By pretending that we’re able to go back to the original when we repair things, we are denying the accident, and then we are denying time and history, which is the complete opposite of pre-modern societies in which history and the incorporation of injury was also the incorporation of time.
Dave Beech on the persistence of myths and counter-myths around the special status of art and artists
Art has a long history of idealising its own distinctive forms of activity, from the aesthetic experience of consuming artworks to the workless work of producing art. Myths of the so-called ‘man of taste’ and the myth of the genius do not only belong to the same historical transformation of culture but are twin developments.
Fehras Publishing Practices
Saim Demircan examines the Berlin-based collective’s attempts to revisit publishing networks lost due to generations of war and migration in the MENA region
By retracing contested geographies and past conflicts across time, Fehras Publishing Practices has recuperated publishing as a space for cultural production.
Hancock’s Half Hour
The (now former) health secretary Matt Hancock rivalled his clownish TV namesake – an artists’ favourite – for persistent endeavour in the absence of any evident aptitude.
Ultimately, however, none of this is remotely funny, particularly for those who suffer from coulrophobia – a fear of clowns – which under this government is probably most of us.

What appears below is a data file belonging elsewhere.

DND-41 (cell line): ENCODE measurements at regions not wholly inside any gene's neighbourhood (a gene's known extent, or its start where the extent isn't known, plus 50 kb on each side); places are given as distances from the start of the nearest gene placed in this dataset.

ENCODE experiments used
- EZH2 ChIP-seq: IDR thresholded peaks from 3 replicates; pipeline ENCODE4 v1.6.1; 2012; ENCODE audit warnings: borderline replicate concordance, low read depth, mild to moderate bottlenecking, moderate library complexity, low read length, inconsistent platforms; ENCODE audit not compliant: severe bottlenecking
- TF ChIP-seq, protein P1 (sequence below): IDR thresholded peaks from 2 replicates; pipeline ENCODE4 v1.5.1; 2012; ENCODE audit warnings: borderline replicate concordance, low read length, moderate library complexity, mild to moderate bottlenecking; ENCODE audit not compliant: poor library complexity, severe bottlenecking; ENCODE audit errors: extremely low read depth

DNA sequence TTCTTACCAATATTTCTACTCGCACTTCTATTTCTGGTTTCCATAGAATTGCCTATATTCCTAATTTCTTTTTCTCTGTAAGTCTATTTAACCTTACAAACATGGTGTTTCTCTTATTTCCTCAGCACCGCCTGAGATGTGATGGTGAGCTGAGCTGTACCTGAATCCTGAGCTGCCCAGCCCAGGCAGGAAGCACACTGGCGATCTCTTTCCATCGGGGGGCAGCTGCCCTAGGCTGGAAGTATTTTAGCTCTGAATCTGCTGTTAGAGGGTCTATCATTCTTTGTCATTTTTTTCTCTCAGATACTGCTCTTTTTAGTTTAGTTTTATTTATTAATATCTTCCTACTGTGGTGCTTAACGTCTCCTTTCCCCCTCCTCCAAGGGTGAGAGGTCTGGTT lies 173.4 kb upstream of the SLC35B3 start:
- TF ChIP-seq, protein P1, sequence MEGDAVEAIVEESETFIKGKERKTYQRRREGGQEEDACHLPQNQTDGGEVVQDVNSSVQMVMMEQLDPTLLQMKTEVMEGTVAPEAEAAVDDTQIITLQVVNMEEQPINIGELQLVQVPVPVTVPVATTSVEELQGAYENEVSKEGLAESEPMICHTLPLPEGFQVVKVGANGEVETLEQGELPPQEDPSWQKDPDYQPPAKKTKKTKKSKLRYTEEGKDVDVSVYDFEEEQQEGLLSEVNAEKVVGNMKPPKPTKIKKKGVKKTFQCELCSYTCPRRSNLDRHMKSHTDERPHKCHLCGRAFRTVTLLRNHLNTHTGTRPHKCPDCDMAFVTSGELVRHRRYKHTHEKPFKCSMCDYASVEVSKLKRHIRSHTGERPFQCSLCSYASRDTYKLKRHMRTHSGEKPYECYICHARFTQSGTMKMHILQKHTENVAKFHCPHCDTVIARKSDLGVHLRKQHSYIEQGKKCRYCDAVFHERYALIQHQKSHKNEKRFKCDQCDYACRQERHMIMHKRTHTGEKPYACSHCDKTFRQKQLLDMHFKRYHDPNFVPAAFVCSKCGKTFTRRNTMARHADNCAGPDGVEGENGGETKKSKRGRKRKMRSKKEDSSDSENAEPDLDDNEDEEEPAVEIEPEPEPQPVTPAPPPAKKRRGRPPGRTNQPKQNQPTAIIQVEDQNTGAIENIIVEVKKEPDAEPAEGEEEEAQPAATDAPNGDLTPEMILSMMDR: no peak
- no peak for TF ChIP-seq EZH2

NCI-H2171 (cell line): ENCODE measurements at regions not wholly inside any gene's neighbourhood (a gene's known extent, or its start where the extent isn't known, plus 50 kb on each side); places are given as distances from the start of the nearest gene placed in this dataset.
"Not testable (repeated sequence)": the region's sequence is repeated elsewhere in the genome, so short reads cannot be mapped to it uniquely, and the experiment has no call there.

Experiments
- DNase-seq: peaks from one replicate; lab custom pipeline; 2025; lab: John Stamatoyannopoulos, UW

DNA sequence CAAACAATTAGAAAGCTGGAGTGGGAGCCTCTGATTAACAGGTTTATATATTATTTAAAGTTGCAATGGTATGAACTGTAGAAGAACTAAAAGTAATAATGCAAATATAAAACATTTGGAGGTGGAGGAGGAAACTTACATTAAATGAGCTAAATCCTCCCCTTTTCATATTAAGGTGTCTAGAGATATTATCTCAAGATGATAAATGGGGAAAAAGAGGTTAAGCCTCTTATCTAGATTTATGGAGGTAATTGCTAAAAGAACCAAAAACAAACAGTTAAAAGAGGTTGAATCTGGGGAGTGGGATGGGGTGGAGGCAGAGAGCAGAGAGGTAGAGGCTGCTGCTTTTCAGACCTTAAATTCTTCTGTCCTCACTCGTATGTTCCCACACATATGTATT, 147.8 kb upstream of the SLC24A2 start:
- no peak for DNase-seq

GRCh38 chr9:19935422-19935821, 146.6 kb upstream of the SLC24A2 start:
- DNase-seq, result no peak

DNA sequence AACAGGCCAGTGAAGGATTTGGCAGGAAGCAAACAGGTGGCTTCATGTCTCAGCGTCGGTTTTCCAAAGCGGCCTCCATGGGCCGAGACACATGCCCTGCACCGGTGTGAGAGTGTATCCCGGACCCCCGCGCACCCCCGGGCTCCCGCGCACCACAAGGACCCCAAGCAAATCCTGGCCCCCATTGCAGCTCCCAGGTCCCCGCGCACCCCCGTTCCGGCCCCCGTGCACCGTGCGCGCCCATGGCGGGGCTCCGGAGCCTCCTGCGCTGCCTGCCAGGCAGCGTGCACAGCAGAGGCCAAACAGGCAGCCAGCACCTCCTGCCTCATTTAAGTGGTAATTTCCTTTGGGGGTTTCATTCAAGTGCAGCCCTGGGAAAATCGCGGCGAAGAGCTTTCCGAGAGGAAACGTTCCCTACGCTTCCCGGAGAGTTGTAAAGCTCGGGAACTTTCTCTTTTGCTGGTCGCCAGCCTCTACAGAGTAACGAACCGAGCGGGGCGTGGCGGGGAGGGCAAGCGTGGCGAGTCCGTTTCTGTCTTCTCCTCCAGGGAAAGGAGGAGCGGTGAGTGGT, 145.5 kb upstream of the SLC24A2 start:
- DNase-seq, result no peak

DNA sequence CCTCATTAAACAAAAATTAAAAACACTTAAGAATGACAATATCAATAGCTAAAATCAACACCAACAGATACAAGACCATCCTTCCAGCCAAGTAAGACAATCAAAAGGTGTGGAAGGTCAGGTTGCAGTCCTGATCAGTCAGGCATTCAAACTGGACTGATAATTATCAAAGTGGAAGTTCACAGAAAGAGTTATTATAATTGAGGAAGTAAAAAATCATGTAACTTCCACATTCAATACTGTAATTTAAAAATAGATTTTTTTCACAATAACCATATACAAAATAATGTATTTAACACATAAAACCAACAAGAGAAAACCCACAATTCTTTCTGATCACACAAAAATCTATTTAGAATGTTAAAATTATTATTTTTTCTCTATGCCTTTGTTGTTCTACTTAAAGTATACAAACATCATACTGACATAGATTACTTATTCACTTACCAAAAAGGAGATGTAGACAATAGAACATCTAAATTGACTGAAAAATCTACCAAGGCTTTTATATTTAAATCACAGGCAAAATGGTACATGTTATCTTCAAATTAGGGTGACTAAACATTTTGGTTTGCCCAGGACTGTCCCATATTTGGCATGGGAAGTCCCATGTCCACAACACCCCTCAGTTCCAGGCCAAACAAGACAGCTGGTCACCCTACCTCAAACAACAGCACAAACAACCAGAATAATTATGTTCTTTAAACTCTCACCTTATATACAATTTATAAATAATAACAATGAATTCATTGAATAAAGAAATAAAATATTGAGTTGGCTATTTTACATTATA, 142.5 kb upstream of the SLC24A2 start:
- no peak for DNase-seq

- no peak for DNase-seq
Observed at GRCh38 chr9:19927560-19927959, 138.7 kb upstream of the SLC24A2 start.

Eddie Chambers responds to Tom Denman’s feature
The question that should surely be asked, by Tom Denman and by others, is why Tate Britain, the country’s leading national art collection, is in hock to commercially successful artists who surely, by definition, can take care of themselves and have no particular need for state or institutional patronage.
Tom Denman replies
I would like to add that if museums challenged the hegemony of the commercial sector instead of mirroring it as they are accustomed to doing, this would strengthen the potential for self-reflexivity from the museums and critical engagement with the objects they choose to exhibit, especially given the laissez-faire origins of institutions such as Tate.
Walk and Chew Gum
Henry Broome responds to Matthew Bowman
Who am I meant to reply to? Matthew Bowman or Immanuel Kant?
Matthew Bowman replies
Henry Broome seems to take himself as rebutting my argument when he is actually repeating exactly what I – and Immanuel Kant, dare I add – proclaimed.
The heavy-handed Science Museum calls in police to evict teenagers protesting against Shell’s sponsorship of the museum’s climate-change exhibition; the ransacking of a Palestinian artist-led arts centre has led to some artists de-authoring works sold to supporters of the Israeli state; colonial-era statues across the UK continue to cause unrest after the interventions of government ministers; the education and culture secretaries both continue to fan the flames of their culture war; plus the latest on galleries, people, prizes and more.